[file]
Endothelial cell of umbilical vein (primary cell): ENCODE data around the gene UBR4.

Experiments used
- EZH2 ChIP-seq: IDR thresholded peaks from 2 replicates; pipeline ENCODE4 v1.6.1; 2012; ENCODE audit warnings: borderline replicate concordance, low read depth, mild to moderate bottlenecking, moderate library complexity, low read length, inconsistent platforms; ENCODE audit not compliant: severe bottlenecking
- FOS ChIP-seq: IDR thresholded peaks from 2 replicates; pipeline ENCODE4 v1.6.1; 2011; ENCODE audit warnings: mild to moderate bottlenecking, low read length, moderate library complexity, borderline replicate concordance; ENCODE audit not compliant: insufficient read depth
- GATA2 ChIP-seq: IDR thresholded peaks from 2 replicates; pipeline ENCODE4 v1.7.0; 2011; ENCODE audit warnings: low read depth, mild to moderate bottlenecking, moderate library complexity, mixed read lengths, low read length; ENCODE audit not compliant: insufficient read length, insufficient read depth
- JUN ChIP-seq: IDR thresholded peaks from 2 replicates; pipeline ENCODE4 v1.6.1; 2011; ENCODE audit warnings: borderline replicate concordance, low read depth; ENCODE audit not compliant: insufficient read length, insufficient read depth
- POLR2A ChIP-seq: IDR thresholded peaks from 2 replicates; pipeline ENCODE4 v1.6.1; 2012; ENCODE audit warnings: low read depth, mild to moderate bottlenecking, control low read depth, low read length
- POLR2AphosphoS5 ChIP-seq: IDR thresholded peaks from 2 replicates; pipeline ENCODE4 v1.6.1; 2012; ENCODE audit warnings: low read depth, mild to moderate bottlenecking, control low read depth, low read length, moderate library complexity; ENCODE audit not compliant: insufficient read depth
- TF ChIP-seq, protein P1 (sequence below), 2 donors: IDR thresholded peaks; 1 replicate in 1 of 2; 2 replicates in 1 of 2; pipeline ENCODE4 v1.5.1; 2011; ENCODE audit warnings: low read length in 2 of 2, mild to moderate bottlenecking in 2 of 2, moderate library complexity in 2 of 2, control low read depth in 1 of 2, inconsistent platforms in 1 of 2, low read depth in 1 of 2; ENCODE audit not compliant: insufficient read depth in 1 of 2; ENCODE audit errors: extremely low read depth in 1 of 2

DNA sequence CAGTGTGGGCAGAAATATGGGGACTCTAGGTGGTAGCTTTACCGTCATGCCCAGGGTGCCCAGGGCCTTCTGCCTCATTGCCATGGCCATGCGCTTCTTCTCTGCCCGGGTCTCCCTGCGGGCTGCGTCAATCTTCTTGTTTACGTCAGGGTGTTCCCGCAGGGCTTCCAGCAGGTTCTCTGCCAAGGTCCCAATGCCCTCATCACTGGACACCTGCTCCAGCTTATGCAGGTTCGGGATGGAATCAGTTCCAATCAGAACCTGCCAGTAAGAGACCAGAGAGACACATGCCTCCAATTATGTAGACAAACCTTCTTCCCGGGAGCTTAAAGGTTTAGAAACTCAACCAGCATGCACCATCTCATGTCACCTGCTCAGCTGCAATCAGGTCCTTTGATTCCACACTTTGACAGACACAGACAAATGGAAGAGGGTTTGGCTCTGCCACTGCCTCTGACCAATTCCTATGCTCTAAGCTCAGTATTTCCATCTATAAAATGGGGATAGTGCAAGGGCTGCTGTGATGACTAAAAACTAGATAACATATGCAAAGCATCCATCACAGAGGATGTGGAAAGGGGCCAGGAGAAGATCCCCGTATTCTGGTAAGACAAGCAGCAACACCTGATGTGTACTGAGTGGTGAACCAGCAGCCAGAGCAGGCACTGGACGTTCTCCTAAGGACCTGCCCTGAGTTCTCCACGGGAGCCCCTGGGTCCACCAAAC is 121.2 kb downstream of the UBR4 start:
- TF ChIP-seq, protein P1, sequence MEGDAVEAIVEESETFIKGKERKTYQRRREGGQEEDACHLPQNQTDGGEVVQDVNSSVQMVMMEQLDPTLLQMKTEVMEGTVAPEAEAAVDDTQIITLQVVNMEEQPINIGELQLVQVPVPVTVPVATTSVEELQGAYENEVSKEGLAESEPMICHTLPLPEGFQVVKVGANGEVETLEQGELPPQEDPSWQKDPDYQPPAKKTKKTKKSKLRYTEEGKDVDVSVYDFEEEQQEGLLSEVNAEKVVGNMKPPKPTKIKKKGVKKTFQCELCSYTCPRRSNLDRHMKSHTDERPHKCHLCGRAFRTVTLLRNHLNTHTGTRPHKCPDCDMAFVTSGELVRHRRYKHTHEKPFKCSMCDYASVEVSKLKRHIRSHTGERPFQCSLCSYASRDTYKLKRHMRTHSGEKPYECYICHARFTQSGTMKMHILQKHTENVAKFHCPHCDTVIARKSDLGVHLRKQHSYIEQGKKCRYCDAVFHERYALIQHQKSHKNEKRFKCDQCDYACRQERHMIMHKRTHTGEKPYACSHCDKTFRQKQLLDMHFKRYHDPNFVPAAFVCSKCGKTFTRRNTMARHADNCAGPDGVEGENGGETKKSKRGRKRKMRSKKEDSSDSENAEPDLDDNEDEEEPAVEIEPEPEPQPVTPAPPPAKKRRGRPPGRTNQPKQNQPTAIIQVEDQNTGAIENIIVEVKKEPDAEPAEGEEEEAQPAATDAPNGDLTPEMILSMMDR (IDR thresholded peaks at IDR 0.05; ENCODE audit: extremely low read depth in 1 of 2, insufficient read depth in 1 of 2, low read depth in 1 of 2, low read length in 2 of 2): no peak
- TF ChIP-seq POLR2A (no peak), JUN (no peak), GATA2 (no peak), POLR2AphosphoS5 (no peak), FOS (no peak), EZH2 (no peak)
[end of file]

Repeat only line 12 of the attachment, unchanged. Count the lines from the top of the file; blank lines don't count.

- TF ChIP-seq POLR2A (no peak), JUN (no peak), GATA2 (no peak), POLR2AphosphoS5 (no peak), FOS (no peak), EZH2 (no peak)